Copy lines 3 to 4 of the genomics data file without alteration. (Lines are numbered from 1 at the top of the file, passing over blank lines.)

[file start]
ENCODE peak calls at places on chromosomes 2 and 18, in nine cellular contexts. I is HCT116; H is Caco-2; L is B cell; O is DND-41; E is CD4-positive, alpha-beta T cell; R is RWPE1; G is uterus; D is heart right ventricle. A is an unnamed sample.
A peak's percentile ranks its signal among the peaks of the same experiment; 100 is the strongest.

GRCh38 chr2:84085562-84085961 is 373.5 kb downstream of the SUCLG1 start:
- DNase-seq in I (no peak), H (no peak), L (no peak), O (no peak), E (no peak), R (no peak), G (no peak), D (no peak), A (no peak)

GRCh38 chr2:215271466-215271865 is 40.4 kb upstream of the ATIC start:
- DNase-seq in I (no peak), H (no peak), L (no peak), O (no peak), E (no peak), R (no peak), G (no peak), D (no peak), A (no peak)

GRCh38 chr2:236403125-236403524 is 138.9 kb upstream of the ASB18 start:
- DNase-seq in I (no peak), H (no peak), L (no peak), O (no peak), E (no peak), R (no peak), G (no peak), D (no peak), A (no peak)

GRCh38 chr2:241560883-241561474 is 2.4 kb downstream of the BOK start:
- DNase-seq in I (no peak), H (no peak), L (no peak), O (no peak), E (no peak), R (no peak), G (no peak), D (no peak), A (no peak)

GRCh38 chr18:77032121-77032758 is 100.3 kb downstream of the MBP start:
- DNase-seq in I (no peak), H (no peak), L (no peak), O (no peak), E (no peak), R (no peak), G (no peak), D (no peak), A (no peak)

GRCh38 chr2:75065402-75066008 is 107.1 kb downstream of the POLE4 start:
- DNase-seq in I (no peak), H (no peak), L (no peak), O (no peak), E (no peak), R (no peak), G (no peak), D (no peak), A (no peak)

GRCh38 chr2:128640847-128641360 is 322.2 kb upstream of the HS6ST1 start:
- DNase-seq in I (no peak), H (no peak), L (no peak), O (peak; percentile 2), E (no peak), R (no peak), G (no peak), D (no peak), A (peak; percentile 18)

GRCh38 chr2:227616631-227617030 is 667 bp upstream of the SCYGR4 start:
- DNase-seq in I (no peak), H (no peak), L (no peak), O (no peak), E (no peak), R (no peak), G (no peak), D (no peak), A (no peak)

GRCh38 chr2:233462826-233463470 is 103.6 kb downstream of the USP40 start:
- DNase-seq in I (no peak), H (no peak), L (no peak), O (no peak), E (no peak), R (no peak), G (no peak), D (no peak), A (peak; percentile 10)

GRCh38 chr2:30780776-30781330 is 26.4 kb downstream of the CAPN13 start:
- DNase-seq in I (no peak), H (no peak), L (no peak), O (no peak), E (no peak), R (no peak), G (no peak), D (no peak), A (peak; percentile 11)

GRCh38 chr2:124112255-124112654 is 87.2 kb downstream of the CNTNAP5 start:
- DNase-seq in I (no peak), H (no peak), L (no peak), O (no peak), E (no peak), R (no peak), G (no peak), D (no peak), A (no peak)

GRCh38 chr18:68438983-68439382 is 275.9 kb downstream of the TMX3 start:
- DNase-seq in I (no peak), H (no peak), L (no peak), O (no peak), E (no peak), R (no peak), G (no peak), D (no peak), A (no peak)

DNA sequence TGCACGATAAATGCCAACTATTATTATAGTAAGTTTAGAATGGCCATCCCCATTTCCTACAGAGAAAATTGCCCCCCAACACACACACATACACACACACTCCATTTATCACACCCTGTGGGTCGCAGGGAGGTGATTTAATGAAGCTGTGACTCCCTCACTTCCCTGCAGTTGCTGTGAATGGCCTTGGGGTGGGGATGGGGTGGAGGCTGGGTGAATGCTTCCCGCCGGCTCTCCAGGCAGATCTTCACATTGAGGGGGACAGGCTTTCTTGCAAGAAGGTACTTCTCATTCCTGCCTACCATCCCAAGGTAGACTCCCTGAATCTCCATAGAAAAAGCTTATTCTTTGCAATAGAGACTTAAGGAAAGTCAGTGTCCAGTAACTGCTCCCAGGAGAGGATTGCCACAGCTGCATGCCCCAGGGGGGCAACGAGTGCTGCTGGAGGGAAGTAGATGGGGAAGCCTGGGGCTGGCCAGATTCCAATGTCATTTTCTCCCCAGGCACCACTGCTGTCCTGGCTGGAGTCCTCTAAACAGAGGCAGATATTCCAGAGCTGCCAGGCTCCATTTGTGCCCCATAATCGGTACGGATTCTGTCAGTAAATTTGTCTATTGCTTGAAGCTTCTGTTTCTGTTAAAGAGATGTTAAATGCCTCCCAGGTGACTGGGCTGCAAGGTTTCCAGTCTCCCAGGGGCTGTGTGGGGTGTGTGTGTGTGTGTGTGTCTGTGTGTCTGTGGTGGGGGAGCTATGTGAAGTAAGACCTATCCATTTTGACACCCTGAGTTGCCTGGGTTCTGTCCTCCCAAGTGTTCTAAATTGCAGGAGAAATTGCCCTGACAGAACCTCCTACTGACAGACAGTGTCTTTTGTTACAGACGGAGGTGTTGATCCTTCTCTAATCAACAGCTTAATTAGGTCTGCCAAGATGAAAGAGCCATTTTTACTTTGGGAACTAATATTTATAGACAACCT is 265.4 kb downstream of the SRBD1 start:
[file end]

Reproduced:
GRCh38 chr2:84085562-84085961 is 373.5 kb downstream of the SUCLG1 start:
- DNase-seq in I (no peak), H (no peak), L (no peak), O (no peak), E (no peak), R (no peak), G (no peak), D (no peak), A (no peak)